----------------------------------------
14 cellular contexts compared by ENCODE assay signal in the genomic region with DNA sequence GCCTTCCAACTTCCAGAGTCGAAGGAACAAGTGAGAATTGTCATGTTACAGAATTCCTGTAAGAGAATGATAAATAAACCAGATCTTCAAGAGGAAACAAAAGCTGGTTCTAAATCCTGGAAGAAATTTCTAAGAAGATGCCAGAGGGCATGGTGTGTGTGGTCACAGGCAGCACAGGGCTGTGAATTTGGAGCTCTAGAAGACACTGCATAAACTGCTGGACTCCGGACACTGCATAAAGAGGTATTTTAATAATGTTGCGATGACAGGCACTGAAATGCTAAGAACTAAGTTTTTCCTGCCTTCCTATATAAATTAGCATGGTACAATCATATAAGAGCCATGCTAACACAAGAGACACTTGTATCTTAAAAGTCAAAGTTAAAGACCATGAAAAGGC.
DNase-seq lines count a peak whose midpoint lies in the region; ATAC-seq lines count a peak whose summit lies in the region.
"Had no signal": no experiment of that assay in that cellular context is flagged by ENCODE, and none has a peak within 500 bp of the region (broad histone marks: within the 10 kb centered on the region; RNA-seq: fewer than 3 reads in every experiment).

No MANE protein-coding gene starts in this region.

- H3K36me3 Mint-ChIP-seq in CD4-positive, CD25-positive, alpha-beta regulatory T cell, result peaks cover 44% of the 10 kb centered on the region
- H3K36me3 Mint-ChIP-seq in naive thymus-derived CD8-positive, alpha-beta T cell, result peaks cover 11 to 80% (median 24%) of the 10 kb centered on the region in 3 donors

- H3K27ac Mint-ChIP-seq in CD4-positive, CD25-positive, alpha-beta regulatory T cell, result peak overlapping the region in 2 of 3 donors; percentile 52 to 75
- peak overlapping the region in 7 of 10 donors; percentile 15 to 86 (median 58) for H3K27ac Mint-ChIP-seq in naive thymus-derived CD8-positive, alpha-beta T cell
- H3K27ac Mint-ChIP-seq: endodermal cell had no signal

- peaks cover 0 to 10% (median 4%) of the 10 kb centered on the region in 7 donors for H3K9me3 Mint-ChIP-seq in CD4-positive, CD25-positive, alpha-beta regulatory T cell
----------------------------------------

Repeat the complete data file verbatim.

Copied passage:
14 cellular contexts compared by ENCODE assay signal in the genomic region with DNA sequence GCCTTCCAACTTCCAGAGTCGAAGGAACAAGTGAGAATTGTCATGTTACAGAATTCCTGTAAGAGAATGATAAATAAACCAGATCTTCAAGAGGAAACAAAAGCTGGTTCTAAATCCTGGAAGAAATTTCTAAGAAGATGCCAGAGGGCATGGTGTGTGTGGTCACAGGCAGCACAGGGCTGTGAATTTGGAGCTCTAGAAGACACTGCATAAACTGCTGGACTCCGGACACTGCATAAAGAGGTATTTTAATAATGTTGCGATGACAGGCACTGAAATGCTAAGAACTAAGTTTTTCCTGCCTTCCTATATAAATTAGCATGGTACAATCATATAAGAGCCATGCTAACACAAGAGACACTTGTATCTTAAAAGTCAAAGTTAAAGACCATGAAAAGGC.
DNase-seq lines count a peak whose midpoint lies in the region; ATAC-seq lines count a peak whose summit lies in the region.
"Had no signal": no experiment of that assay in that cellular context is flagged by ENCODE, and none has a peak within 500 bp of the region (broad histone marks: within the 10 kb centered on the region; RNA-seq: fewer than 3 reads in every experiment).

No MANE protein-coding gene starts in this region.

- H3K36me3 Mint-ChIP-seq in CD4-positive, CD25-positive, alpha-beta regulatory T cell, result peaks cover 44% of the 10 kb centered on the region
- H3K36me3 Mint-ChIP-seq in naive thymus-derived CD8-positive, alpha-beta T cell, result peaks cover 11 to 80% (median 24%) of the 10 kb centered on the region in 3 donors

- H3K27ac Mint-ChIP-seq in CD4-positive, CD25-positive, alpha-beta regulatory T cell, result peak overlapping the region in 2 of 3 donors; percentile 52 to 75
- peak overlapping the region in 7 of 10 donors; percentile 15 to 86 (median 58) for H3K27ac Mint-ChIP-seq in naive thymus-derived CD8-positive, alpha-beta T cell
- H3K27ac Mint-ChIP-seq: endodermal cell had no signal

- peaks cover 0 to 10% (median 4%) of the 10 kb centered on the region in 7 donors for H3K9me3 Mint-ChIP-seq in CD4-positive, CD25-positive, alpha-beta regulatory T cell